but I know better. That word wasn’t coined by Brink Lindsey of the Cato Institute, it was coined roughly 18 years ago by a very conservative friend of mine, in reference to yours truly. I’ve drifted right and he’s sounding more libertarian every year – and we still both vote Republican. Sorry, still no great divide, still no looming breakup of the GOP. Hopefully a big backlash in the next set of Republican primaries against the politicos who betrayed their rhetoric and lost the Congress, but that’s an internal battle. The idiocy of the argument that somehow libertarians true home is in the
Socialist Democratic Party shines through in this statement:
Libertarian-leaning voters started drifting away from the GOP even before Katrina, civil war in Iraq, and Mark Foley launched the general stampede.
These are libertarian-leaning issues how? Katrina? Private industry did a great job and the government didn’t, exactly as libertarians would predict. The only libertarian issue to be found here is that FEMA should be abolished, but that’s certainly not the message that the Democratic Party has been preaching on the matter. Mark Foley? Since when are libertarians against free speech and sex? Certainly the Foley affair (pardon the pun) is a perfect example of Lord Acton’s dictum regarding the tendency of power, but again that’s a matter to be solved by internal housecleaning in the GOP – Barney Frank running an escort service out of his apartment is hardly any better. (Or perhaps Foley just needs to issue a “really sincere” apology – the modern diluting of Jefferson watering the Tree of Liberty with the blood of tyrants is that we now water the lawn of the rehab center with the crocodile tears of tyrants.)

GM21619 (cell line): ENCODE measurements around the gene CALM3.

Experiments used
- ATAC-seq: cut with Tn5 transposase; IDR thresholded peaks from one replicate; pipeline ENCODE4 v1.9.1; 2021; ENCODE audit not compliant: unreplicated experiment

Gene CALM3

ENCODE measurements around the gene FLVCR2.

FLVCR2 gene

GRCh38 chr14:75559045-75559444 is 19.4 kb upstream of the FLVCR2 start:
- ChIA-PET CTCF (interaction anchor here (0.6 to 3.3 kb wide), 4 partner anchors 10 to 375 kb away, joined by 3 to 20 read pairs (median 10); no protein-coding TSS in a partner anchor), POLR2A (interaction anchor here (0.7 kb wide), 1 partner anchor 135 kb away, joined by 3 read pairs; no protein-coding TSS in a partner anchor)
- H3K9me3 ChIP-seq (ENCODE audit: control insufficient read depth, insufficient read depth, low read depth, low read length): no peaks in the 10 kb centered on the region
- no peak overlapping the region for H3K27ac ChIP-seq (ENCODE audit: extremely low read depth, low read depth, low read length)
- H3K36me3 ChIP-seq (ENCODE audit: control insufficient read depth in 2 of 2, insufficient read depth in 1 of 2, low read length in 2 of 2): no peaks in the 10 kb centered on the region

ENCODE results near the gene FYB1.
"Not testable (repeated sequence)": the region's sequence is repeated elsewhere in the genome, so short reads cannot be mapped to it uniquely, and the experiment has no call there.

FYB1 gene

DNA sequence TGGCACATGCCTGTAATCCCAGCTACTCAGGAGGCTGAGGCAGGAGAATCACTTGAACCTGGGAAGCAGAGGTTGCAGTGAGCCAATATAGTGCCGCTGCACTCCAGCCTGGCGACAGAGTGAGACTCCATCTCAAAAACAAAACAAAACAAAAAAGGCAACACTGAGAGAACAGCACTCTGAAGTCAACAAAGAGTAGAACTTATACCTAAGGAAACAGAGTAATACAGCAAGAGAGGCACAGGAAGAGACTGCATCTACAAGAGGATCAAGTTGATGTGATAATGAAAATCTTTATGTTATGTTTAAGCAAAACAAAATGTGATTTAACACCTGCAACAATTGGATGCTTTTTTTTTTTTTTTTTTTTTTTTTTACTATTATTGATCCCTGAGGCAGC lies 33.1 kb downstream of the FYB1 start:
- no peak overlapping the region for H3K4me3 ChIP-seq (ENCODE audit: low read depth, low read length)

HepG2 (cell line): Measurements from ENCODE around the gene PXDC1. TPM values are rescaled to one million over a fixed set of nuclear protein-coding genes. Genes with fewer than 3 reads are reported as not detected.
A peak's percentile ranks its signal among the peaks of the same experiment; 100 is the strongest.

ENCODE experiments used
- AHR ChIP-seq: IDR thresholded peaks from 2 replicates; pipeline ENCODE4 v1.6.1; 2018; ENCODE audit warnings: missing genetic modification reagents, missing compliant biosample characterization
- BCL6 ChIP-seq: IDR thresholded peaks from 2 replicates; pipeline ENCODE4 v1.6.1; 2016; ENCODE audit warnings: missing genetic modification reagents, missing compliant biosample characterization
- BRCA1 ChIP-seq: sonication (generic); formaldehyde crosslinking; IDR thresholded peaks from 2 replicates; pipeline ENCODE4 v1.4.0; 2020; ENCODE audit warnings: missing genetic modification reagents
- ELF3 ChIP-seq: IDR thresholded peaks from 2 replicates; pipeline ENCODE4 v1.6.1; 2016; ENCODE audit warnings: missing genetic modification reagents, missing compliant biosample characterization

Arguably there’s a libertarian issue with regard to Iraq, but not one that represents a “split” in the conservative movement. Pat “Adolf” Buchanan, the grandfather of all paleocons, opposed the resumption of hostilities against the outlaw regime of Saddam Hussein. Sometimes even conservative politics involves strange bedfellows. The real irony is that the Iraq War is as defensible as any war ever fought on libertarian grounds; barring complete pacifism in the face of all evil, there’s no philosophically consistent libertarian argument against it. Any argument against it, other than one based on pragmatism – the bane of libertarians – would also have prohibited US involvement in World War II, World War I, the War of 1812 and, as far as I can tell, the American Revolution. So, while there might be a split among conservatives on the issue, it’s a split involving the practical question of costs and benefits of a military response to ongoing aggression with libertarians and “traditional” conservatives on both sides of the debate.
At best for Lindsey’s argument, some libertarian-leaning voters considered the Iraq War, fought with a volunteer army against a brutal despot whose country forfeited its sovereignty in an act of unprovoked aggression, such an important issue that they were willing to compromise their ideals on free speech, free press, free trade, low taxes, sound money and no involuntary servitude. Others considered free speech, free press, free trade, low taxes, sound money and no involuntary servitude so important that we compromised on higher government spending including increased spending in Iraq. Such is the sausage factory if you prefer freedom enhancing results to 2% at the polls for 35 years.